More Than Expected: How Mark Glicini Made it to the Show

PHOTO BY MASON PERRICONE


“Take Me Back” connects today’s lacrosse stars with the next generation of players from their hometowns.

In our upcoming edition, Cam Robator, 13, of Mahwah Lacrosse in northern New Jersey, interviews Mark Glicini. A midfielder for the PLL champion Chaos and U.S. team hopeful, Glicini got his start at Mahwah High School before becoming an All-American at Yale.

Watch Glicini in action this weekend at the USA Lacrosse Fall Classic and next weekend at World Lacrosse Super Sixes.

MARK: How you doing Cam?

CAM: I’m doing well. You?

MARK: Are you stoked for this?

CAM: Yep. I’m excited.

MARK: Let’s do it.

CAM: Who introduced you to lacrosse?

MARK: I was a fifth-grader and I just finished baseball practice. I know you know where Airmount Park is. It was lacrosse family night there and I met Brian Callanan, who was the first coach to put a stick in my hand. I was getting bored in center field picking sunflower seeds out of my back pocket.

CAM: Lacrosse is much faster. I like the speed of it.

MARK: I was a multi-sport athlete. I drove my mom a little crazy. I was playing soccer and football in the fall, basketball in the winter and then baseball and lacrosse in the spring. When I found lacrosse, it changed everything. It had everything that I was looking for. It had basketball, it had the spacing of soccer, the physicality of football, all in one. I knew I was home. I want to hear from you, Cam. What is it about lacrosse that you love so much?

CAM: I like hanging out with my friends and the intimidation of players. I'm small. They're much bigger than me. I use what I have. What was the best part of playing with Mahwah?

MARK: The fact that we were such a young program. The reason I went to Mahwah High School was because of coach Brian Callanan. He started the sport in Mahwah. He had started the sport in Suffern, just over the border [in New York], as well. When he chose to become the head coach of Mahwah High School and start the program there, that made my decision pretty clear. I was going to go to Don Bosco Prep to play football, basketball and lacrosse. I chose to follow Coach Callanan. I'm glad I did. He was a guiding light. There were a lot of coaches that made Mahwah great. What is it about Mahwah and playing for these coaches that you love so much?

CAM: I like all the coaches that have helped me, especially Coach [Tim] Culloty. I also have a bunch of good friends that help push me. I just want to keep working hard.

MARK: I know you hear it from Coach Culloty and your father [Jeff], things like commitment to excellence and being a difference maker, starting early and staying late — [Callanan] was the first guy instilled that into me. What does Mahwah lacrosse mean to me? It’s the roots of where I come from. I never forget where I come from.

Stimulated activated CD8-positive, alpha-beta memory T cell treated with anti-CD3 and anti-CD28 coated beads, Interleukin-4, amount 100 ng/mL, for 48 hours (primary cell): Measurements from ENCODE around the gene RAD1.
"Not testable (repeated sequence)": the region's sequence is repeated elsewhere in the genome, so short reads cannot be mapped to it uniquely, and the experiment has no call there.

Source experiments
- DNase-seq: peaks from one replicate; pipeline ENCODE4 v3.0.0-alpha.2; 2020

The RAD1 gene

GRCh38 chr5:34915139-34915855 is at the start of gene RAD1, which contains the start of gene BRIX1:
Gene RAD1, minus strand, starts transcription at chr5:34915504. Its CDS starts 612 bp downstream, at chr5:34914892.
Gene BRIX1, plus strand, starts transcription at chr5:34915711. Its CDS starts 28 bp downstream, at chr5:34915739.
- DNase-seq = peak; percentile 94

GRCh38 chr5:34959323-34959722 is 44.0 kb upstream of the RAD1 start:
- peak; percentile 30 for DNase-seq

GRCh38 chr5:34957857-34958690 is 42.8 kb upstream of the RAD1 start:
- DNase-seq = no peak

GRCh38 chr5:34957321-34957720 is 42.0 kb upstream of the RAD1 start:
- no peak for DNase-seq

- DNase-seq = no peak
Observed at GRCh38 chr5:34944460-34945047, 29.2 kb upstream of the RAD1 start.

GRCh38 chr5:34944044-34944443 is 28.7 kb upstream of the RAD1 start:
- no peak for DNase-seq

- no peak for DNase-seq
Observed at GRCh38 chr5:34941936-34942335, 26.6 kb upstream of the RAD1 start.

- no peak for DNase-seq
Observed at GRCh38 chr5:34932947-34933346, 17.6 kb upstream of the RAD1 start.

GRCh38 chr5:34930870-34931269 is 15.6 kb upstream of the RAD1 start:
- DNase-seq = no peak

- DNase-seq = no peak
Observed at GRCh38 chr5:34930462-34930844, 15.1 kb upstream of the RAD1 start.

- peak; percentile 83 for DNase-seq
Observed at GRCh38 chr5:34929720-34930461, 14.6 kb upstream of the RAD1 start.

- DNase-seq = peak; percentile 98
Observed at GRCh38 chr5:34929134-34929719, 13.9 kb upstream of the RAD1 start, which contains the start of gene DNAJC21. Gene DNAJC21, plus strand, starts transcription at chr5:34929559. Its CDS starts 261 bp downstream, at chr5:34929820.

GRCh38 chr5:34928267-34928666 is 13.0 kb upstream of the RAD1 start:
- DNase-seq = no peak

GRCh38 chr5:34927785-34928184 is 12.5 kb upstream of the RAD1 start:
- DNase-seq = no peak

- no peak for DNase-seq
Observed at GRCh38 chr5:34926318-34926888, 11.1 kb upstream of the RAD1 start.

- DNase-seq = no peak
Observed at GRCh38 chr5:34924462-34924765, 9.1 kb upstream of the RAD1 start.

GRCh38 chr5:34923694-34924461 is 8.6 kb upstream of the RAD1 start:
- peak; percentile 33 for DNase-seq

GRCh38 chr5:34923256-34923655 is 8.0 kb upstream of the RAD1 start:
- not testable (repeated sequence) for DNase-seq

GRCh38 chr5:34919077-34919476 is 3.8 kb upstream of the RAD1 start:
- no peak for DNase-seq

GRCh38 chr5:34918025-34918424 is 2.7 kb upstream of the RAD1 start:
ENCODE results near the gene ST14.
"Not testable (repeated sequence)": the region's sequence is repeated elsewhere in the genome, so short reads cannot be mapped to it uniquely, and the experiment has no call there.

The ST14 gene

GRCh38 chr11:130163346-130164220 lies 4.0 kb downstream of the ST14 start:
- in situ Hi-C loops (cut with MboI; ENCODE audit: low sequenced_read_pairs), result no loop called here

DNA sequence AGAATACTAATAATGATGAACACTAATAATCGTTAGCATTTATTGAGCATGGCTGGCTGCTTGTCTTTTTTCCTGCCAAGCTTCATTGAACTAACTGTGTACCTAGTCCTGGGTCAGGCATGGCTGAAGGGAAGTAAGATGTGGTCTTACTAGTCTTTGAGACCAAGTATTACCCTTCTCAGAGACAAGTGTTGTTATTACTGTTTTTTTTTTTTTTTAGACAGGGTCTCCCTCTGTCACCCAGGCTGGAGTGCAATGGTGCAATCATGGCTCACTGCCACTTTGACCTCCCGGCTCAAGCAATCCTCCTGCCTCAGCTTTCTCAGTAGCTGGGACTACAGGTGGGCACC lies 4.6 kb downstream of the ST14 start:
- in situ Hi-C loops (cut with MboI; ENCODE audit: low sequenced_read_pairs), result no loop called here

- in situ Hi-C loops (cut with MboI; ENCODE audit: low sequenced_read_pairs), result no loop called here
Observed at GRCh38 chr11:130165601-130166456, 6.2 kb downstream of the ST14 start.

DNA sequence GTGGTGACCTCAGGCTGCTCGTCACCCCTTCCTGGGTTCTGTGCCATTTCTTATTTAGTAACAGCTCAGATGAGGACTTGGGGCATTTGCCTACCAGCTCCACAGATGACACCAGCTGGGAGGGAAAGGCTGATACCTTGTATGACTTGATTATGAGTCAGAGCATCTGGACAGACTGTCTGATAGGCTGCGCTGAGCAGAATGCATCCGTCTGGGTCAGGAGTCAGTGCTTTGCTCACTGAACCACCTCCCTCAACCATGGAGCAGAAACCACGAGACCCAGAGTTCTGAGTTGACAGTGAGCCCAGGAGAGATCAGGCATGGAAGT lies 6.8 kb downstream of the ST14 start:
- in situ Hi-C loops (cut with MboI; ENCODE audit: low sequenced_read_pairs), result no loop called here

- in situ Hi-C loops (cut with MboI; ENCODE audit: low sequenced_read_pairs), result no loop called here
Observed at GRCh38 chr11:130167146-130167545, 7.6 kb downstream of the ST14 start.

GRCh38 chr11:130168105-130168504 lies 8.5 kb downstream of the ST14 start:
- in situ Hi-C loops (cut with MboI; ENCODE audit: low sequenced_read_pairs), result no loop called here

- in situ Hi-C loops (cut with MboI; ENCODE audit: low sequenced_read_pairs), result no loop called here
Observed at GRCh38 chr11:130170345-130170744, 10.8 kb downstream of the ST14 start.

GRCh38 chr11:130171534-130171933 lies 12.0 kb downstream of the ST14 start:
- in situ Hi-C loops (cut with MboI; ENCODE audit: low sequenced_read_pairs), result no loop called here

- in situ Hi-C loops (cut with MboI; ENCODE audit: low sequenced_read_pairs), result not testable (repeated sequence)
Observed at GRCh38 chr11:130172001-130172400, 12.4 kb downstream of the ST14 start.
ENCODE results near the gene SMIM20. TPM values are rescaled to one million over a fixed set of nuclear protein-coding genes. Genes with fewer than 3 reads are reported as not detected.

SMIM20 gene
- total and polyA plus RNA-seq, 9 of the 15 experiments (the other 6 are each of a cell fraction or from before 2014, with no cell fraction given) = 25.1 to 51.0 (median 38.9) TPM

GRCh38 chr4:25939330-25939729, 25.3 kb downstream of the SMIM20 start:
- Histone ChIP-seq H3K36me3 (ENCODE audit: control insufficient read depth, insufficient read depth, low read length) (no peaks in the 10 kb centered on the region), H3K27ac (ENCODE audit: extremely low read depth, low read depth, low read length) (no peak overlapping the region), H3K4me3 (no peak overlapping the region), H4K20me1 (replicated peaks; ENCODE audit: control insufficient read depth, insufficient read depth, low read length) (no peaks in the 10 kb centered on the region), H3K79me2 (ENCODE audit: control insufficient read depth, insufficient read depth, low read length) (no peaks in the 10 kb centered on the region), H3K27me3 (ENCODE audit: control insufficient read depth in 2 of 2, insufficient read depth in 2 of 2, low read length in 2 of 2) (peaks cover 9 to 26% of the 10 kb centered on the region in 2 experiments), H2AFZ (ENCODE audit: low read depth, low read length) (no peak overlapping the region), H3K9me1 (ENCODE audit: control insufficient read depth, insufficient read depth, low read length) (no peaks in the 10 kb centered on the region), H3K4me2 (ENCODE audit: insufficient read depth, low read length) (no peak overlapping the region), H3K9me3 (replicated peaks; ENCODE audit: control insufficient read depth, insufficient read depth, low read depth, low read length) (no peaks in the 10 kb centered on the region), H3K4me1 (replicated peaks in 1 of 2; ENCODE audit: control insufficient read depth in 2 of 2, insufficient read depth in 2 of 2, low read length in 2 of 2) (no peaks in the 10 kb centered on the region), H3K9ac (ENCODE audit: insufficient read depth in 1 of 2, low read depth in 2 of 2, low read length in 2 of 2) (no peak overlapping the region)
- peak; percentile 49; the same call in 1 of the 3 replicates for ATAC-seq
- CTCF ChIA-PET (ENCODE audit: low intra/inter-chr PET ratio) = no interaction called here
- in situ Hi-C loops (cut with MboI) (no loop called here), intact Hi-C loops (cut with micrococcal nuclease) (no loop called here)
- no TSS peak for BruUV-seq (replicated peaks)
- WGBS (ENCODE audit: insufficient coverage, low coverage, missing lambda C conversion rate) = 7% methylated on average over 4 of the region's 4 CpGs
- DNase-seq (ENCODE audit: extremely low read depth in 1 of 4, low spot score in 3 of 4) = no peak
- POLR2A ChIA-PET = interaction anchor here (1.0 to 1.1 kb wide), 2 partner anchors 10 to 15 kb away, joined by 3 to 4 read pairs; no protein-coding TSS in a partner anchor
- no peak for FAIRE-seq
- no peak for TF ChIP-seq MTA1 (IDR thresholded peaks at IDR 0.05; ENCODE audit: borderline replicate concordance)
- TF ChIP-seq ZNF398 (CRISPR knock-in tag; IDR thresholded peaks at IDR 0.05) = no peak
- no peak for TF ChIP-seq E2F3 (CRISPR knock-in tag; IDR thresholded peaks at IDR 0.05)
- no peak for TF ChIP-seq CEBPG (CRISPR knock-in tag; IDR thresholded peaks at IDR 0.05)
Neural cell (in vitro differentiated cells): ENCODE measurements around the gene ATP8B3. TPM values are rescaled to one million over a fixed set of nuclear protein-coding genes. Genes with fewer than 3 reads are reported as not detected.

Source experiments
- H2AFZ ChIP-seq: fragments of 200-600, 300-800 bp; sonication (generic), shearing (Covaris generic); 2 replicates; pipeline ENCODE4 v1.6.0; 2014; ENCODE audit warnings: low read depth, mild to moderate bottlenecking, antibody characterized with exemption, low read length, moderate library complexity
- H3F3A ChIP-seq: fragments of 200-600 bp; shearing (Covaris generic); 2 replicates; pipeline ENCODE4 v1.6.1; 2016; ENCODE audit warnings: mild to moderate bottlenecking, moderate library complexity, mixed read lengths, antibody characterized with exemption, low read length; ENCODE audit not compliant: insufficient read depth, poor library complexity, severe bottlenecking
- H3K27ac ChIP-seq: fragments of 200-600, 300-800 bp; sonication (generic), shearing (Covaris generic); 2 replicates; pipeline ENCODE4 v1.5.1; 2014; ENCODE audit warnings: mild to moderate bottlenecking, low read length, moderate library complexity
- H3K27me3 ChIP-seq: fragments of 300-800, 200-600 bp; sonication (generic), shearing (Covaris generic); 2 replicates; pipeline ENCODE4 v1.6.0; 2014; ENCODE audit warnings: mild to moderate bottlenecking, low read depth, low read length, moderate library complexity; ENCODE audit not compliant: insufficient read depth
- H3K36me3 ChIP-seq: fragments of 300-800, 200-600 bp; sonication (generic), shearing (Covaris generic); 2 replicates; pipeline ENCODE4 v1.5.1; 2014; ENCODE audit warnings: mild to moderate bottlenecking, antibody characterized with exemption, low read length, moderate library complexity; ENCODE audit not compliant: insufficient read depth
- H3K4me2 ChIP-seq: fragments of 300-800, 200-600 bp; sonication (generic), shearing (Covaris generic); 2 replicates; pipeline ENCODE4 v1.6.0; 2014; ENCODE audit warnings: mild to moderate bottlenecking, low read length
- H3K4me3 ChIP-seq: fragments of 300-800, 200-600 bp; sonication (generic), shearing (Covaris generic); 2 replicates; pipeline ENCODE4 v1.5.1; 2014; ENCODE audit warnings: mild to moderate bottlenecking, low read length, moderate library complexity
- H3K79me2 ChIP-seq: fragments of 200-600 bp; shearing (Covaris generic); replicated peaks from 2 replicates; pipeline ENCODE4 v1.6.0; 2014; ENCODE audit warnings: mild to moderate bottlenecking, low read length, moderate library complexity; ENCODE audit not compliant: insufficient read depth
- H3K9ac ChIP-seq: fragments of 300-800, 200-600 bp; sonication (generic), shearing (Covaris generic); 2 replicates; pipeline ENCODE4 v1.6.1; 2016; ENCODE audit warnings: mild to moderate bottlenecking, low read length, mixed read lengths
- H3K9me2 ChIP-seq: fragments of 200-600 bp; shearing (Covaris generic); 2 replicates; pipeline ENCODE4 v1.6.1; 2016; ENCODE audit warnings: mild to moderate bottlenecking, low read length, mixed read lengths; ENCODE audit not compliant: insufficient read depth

CAM: How would you describe your playing style?

MARK: I love the idea of the versatile lacrosse player. Now playing in this Olympic Sixes style with the national team, you see that it is going to take an athlete that can get both up and down the field, play their two-man game on offense and defense and know the game inside and out. I was an X attackman throughout my high school career. Not until I went to prep school did I become a two-way midfielder. I was playing man-up and man-down, taking the wings on faceoffs, sometimes taking faceoffs when it came to summer league. When I got to Yale, coach Andy Shay gave me an opportunity. He said, “You could either play third- or fourth-line offense or you can try your hand at transition as a defensive midfielder,” which gave me an opportunity to play right away. I used my athleticism to have an impact right from the start.

PHOTO COURTESY OF THE ROBATOR FAMILY

Cam Robator, 13, of Mahwah, N.J., with PLL pro and U.S. hopeful Mark Glicini.

CAM:. I'm more of a feeder. Make the extra pass rather than take the shot right away. What was the biggest challenge that you had to overcome making it to the pros?

MARK: It really comes down to never getting too high or too low. Life and sports are unfair at times. My junior year, I won North Jersey Player of the Year at Mahwah and was on track to be that my senior year. I got a stress fracture in my spine. I thought sports were going to be done for me and I’d have to choose another avenue. I stayed focused and visualized myself coming back stronger. My mom was battling cancer at the time, too. I saw her being resilient and fighting through it. I had so much love and care on the home front that allowed me to stay focused on what I really wanted. I was able to take this game to the highest level and inspire guys like you to do the same.

CAM: What advice would you give to a youth player like myself to play after high school?

MARK: More than expected. Those are the three words that come to mind — more than expected. You can do what the coach expects you to do, or you can stay later. We would have some of the longest practices known to man, and Coach Callanan was nice enough to stay after and shoot with me when I wanted to get extra reps. It’s those tiny victories. Choose to do a little bit more than expected. Cam, if you have these really high aspirations, you can't have the same actions that everybody else has, right? Either your actions come higher, or you lower your aspirations. You're going to have high aspirations. Those have to be matched with actions.

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